Gail Wasserman, a child psychologist who directs the Center for the Promotion of Mental Health in Juvenile Justice in New York, said it can be particularly challenging to supervise doctors who are contracted to provide services.
“Health care [has] got to have its own supervisory structure,” she said. “Where is that, who does that and how do you make sure it works and it’s accountable?”
The Department of Human Services did not answer several questions posed by PublicSource on the checks and balances for its doctors.
‘The right to know me’
As a judge who has dealt with delinquent youth face to face for more than five years, Allegheny County Court of Common Pleas Judge Kathryn M. Hens-Greco could not relate to the doctors’ fears.
“Well, I would say the youth know my name pretty clearly. It’s on the bench. It’s on the order,” she said. “I don't spend a lot of time worrying about my personal safety. I pay attention a little, but they have the right to know me. I am the one sending them to where they’re going.”
Hens-Greco said she is bothered that the doctors’ names were not released. She could only surmise that it is difficult to attract psychiatrists to the rural facilities, and the state felt they must honor their wish to remain anonymous to retain their services.
Sidney Ornduff, a psychologist in the Memphis area, evaluated hundreds of kids annually as director of clinical services for the Juvenile Court of Memphis and Shelby County for nearly five years.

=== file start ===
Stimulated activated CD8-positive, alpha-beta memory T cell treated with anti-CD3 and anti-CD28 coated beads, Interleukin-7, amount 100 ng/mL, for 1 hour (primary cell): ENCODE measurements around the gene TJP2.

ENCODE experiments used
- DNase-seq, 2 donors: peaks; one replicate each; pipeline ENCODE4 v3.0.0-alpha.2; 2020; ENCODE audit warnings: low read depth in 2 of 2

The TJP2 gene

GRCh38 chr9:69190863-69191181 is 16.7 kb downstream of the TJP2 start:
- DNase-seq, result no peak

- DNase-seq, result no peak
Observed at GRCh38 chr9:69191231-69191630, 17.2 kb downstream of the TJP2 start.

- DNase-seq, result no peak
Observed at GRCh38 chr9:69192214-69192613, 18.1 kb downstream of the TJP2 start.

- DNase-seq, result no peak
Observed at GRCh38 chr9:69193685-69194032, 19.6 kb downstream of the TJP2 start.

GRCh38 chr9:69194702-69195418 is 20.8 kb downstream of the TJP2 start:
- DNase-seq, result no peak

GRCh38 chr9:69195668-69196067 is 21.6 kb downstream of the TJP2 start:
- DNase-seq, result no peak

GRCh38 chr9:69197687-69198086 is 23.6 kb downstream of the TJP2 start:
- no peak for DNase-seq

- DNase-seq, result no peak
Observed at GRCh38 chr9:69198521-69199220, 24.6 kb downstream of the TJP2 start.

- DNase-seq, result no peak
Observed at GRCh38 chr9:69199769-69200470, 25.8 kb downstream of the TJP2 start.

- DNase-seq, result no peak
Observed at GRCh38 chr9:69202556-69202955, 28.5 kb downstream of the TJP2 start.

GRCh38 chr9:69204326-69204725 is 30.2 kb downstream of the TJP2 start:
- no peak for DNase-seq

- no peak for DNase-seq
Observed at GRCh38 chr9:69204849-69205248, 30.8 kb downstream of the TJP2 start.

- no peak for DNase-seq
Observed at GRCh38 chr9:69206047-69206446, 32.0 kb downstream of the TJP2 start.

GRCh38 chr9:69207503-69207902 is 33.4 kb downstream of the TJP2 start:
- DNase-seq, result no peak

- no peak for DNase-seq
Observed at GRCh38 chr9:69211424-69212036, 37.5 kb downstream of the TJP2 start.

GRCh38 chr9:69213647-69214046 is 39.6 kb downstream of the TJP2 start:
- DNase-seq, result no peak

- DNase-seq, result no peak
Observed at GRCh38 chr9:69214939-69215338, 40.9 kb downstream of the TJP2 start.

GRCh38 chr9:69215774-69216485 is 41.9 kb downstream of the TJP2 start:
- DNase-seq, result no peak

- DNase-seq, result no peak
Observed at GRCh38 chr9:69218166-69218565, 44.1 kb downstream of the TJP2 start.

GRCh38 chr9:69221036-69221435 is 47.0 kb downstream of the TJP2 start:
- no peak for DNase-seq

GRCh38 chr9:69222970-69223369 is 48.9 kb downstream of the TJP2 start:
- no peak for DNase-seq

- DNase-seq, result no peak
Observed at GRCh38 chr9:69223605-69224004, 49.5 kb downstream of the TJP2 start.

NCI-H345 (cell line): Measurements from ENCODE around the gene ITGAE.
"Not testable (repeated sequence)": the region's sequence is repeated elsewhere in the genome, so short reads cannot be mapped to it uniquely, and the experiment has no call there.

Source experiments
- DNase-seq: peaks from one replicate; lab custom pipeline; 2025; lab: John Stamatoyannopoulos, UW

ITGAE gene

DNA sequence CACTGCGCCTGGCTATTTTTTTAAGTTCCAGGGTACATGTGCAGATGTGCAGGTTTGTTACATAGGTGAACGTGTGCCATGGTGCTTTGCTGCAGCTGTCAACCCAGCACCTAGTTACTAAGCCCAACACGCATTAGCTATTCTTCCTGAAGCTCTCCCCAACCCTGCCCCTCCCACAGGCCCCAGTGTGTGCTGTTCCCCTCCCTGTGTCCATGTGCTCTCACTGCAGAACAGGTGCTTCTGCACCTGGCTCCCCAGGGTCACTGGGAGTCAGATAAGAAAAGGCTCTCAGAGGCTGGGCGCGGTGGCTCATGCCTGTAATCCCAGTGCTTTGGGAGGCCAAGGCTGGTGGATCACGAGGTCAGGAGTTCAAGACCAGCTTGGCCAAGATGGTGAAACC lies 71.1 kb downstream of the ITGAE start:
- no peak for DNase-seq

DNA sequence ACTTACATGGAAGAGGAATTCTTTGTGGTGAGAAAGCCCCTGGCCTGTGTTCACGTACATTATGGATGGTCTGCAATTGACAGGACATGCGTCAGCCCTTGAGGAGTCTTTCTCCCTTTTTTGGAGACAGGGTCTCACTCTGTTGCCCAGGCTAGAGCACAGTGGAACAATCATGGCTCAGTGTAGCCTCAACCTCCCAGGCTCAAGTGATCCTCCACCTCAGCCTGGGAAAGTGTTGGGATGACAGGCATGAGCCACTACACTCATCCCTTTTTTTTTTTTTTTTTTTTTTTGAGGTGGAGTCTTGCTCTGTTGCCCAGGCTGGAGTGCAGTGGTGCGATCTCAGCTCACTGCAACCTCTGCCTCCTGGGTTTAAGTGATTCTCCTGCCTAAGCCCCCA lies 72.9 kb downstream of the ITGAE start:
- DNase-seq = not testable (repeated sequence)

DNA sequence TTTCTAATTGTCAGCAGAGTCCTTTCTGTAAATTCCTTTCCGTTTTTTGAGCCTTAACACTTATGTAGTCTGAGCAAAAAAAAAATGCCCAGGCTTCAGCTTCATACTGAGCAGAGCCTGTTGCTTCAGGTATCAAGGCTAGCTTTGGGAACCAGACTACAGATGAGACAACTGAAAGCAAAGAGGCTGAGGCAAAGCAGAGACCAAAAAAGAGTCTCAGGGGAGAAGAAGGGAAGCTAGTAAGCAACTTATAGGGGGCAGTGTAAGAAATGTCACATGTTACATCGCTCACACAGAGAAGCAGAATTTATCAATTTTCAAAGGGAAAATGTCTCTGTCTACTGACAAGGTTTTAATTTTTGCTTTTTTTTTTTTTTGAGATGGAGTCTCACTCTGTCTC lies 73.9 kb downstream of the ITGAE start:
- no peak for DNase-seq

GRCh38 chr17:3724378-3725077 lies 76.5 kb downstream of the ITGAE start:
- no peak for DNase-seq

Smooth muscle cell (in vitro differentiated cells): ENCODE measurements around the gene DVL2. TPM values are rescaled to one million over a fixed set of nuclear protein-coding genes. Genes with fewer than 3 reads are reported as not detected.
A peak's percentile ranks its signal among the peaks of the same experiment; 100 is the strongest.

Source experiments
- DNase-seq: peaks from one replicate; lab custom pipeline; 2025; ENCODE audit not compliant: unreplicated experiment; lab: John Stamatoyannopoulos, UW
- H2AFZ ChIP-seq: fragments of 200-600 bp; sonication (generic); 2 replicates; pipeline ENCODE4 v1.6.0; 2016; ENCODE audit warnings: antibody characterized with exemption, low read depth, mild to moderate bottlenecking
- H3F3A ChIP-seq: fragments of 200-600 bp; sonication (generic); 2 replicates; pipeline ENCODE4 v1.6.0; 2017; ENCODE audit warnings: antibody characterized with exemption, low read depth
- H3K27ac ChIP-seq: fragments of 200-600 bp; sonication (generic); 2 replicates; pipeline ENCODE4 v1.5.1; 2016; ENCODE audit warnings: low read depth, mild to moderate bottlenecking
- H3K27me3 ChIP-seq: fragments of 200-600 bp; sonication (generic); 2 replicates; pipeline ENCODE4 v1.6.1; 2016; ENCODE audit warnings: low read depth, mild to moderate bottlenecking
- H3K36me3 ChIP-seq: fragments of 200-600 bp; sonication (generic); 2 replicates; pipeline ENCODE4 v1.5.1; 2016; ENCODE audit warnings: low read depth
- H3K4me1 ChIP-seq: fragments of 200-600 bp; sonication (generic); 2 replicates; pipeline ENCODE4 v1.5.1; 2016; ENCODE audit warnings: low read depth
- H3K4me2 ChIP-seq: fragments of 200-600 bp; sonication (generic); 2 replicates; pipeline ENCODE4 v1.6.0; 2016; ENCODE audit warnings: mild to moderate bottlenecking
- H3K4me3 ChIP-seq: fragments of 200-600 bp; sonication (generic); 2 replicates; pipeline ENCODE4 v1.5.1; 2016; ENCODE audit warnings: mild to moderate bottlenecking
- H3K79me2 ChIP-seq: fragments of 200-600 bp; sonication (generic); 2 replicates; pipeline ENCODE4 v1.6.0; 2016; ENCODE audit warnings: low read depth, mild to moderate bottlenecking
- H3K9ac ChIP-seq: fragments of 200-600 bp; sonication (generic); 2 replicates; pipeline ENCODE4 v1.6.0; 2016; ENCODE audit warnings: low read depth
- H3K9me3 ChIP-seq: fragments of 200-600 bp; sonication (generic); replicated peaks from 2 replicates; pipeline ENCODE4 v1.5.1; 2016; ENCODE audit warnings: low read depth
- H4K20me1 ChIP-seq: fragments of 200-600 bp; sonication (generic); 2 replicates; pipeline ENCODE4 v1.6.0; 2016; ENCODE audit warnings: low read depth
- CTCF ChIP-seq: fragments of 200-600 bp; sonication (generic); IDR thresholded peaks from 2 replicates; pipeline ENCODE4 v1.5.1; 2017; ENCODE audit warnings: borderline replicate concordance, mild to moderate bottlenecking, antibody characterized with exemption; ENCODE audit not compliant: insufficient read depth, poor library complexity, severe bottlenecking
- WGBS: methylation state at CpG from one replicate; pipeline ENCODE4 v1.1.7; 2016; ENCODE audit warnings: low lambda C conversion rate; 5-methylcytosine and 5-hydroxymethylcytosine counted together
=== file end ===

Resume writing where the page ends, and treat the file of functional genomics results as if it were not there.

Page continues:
She was torn when she heard about the state’s decision to withhold the doctors’ names. She said she has been threatened and scared by delinquent youth and their families before. She also said she felt the public has a right to know if the doctors are qualified and in good standing with their professional boards.
“Safety first, yes, but a degree of transparency,” she said.
The importance placed on the anonymity of the psychiatrists was upsetting to Dr. Melisa Rowland, a child and adolescent psychiatrist who is working with New York City’s juvenile justice system to implement multisystemic therapy, a model that works with chronically violent youth within their homes and communities.
“If they really feel that way, that’s probably part of the problem,” she said. “One thing that drives me crazy in my field is they act like they’re sociopaths. I’ve just worked with so many hundreds and hundreds of these kids … I can’t remember the last time I came across a kid that was scary.”
Reach Halle Stockton at 412-315-0263 or firstname.lastname@example.org. Follow her on Twitter at @HalleStockton.
Illustration by Anita Dufalla and video by Ryan Loew.